In state HAVETOKEN, the module has the token and is waiting for an opportunity to use it. As soon as no module raises Assert, the slot is available and this module will use it (by noticing GrantToken). When either this occurs or the interface module stops asserting ReqToken (presumably because its request was satisfied via a pre-allocated slot), the state machine transitions to GENTOKEN. Since this module has the token, there is no need to pay attention to the TokenIn line (e.g., it must be zero). In state GENTOKEN, the module will start the token around the ring at the beginning of the arbitration cycle. The module must break the ring in case no module is in WANTTOKEN (i.e., is actively requesting the token). If the token makes it all the way around the ring back to this module, the interface module will receive GrantToken and be required to initiate a command, independently of whether the device requested the token.
While the state machine is in reset (Reset-- n is driven low), the starting state is set to NOTOKEN for all interface modules except the one labeled First. The First device is unique in that it starts off with the token at reset, thus ensuring that there is precisely one token in the ring at any time. Furthermore, it should be noted that in the present embodiment, the Don't Care entries in the ReqToken column (other than during reset) guarantee that precisely one device always initiates a command. The interface module that ends up with the token at the end of arbitration must initiate a command if no pre-allocated slot owner drives the Assert line high.
Using the above described allocation methodology, a variety of clients having varying requirements can be supported. The same system can be programmed to meet particular client needs; thus, the proper portion of preallocated clients and packets can be programmed according to system needs.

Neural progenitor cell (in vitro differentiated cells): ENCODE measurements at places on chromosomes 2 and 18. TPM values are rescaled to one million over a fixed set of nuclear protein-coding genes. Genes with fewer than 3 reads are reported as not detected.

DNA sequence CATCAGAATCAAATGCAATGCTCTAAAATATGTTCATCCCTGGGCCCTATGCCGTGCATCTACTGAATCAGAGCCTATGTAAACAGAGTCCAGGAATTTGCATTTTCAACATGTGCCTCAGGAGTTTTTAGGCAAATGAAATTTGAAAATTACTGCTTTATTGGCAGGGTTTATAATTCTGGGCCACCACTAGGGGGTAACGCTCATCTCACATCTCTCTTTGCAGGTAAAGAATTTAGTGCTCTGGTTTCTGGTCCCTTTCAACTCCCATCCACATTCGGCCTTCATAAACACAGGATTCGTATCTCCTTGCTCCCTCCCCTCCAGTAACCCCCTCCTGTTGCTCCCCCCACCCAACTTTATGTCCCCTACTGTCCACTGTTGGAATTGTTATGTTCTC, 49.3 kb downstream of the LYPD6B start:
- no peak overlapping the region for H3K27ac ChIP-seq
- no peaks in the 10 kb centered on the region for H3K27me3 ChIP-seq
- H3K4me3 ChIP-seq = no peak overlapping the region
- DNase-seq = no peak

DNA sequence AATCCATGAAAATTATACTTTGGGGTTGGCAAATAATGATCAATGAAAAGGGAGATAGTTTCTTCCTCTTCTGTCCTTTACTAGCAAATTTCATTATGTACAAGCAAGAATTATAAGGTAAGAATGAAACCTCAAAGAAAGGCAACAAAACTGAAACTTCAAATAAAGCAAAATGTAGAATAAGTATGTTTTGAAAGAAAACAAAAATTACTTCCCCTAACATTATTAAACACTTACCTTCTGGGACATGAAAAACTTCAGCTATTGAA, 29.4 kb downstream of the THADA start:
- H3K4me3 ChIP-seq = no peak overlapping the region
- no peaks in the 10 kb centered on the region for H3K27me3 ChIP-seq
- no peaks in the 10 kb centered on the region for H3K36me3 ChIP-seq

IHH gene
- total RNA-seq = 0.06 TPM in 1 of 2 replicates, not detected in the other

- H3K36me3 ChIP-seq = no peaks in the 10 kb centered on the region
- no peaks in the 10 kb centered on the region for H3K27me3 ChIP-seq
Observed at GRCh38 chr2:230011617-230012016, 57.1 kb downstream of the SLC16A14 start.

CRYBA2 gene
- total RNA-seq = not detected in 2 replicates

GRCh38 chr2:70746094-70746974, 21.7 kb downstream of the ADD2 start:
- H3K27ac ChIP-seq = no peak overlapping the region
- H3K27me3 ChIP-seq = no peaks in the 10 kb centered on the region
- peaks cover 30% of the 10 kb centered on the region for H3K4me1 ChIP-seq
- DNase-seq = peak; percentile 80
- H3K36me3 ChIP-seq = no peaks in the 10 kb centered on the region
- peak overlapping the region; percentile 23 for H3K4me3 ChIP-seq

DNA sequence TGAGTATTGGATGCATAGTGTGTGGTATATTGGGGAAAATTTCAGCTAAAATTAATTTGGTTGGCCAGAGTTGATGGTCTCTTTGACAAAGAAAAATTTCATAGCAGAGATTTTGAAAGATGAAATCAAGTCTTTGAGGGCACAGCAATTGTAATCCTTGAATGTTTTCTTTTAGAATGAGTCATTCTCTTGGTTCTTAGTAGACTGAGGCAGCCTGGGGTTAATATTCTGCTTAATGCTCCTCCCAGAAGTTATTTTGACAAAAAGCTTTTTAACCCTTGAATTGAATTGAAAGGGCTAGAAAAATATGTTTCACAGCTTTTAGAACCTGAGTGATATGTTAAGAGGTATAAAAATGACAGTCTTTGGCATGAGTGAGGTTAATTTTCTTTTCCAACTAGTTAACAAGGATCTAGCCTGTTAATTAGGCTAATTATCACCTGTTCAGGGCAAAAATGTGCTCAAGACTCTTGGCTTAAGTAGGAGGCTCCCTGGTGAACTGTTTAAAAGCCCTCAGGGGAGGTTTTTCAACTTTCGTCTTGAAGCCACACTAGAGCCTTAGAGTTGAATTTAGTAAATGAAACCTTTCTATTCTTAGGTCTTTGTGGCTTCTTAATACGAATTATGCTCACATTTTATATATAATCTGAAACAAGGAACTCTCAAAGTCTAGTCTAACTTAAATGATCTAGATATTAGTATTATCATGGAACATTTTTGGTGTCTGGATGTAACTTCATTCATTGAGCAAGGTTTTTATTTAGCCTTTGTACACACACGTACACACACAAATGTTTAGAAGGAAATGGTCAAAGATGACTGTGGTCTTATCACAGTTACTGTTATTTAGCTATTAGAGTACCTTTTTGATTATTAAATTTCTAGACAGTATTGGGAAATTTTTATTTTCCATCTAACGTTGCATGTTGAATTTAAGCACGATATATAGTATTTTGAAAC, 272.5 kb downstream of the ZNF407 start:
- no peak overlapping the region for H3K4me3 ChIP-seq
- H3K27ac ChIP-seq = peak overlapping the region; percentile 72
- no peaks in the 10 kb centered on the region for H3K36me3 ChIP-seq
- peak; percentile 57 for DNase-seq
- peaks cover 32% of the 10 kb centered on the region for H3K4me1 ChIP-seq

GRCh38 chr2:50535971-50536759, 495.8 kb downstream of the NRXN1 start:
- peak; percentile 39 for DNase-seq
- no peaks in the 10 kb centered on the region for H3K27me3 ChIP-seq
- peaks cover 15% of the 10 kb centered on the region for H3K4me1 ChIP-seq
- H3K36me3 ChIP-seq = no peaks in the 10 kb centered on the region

The minimum set of commands that are issued over the bus are a read command and a write command. The communications method can naturally be extended to support other commands, including specially designed control commands to control the subsystems coupled to the bus. FIG. 5 shows a timing diagram of exemplary transactions across such a fully pipelined, fixed-latency bus that operates in accordance with the teachings of the present invention. Every transaction consists of an arbitration part, a command/address part, and a data/response part. Since the bus is a fixed-latency bus, there is a fixed delay (in number of clock cycles) between the two transactions, i.e., request and response. In FIG. 5, the latency between arbitration and command/address is one cycle, the latency between command/address and data is assumed to be 2 two cycles, and a packet (the arbitration unit) is one bus cycle. In cycle 1, initiator subsystem I-D asserts its right to use its pre-allocated packet, so in cycle time slot 2, I-D issues a command and address on the bus to a target. For explanation purposes, the command is labeled Command 1. All target interface modules contain address decoding logic to decide if a transaction is addressed to their client subsystem. In time slot 4, the addressed target interface module responds to the request command. In case of a read request command, the read data is sent from the target to the initiator. In case of a write request command, the data to be written is sent from the initiator to the target in cycle 4.
A response signal that is driven by the target in cycle 4 from the target over the data response lines indicates if the transaction was successful or not. In the one embodiment, there are 4 possible responses: "Valid", "Busy", "Retry" and "No Response". The "Valid" response indicates that the transaction was successful. The "Busy" response indicates that the target module could respond to the command. The "Retry" response is only allowed for read commands, and indicates that the target is attempting to satisfy the command but could not do so within the fixed bus latency. The initiator must retry its request later. In case of a "No Response", the address provided with the command did not match any of the targets, and therefore no target responded.
Continuing to reference FIG. 5, a second arbitration cycle begins in clock cycle 2 and another transaction is issued in cycle 3. In this situation, no pre-allocated initiator asserted its right to use the bus cycle, so initiator subsystem I-E, which ended up with the token in cycle 2, issues a command and address in cycle 3. The data and response signals associated with this the command are issued transfer in cycle 5, a bus cycle latency later.